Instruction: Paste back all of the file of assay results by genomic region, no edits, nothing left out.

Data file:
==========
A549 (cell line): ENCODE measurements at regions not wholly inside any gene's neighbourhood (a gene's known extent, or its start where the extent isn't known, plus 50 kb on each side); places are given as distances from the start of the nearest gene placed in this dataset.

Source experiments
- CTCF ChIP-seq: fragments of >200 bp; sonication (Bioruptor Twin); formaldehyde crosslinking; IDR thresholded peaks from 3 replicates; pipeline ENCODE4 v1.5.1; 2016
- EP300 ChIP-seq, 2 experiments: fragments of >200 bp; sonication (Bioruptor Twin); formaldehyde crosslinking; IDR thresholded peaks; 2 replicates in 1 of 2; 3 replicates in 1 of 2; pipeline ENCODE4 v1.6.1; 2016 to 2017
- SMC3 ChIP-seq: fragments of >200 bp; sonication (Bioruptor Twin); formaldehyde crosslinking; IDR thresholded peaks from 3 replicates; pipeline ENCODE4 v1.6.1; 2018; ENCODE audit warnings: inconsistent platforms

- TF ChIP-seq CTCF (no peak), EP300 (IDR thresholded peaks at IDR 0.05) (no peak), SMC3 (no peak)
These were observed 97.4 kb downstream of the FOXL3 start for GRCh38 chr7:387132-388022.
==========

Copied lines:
A549 (cell line): ENCODE measurements at regions not wholly inside any gene's neighbourhood (a gene's known extent, or its start where the extent isn't known, plus 50 kb on each side); places are given as distances from the start of the nearest gene placed in this dataset.

Source experiments
- CTCF ChIP-seq: fragments of >200 bp; sonication (Bioruptor Twin); formaldehyde crosslinking; IDR thresholded peaks from 3 replicates; pipeline ENCODE4 v1.5.1; 2016
- EP300 ChIP-seq, 2 experiments: fragments of >200 bp; sonication (Bioruptor Twin); formaldehyde crosslinking; IDR thresholded peaks; 2 replicates in 1 of 2; 3 replicates in 1 of 2; pipeline ENCODE4 v1.6.1; 2016 to 2017
- SMC3 ChIP-seq: fragments of >200 bp; sonication (Bioruptor Twin); formaldehyde crosslinking; IDR thresholded peaks from 3 replicates; pipeline ENCODE4 v1.6.1; 2018; ENCODE audit warnings: inconsistent platforms

- TF ChIP-seq CTCF (no peak), EP300 (IDR thresholded peaks at IDR 0.05) (no peak), SMC3 (no peak)
These were observed 97.4 kb downstream of the FOXL3 start for GRCh38 chr7:387132-388022.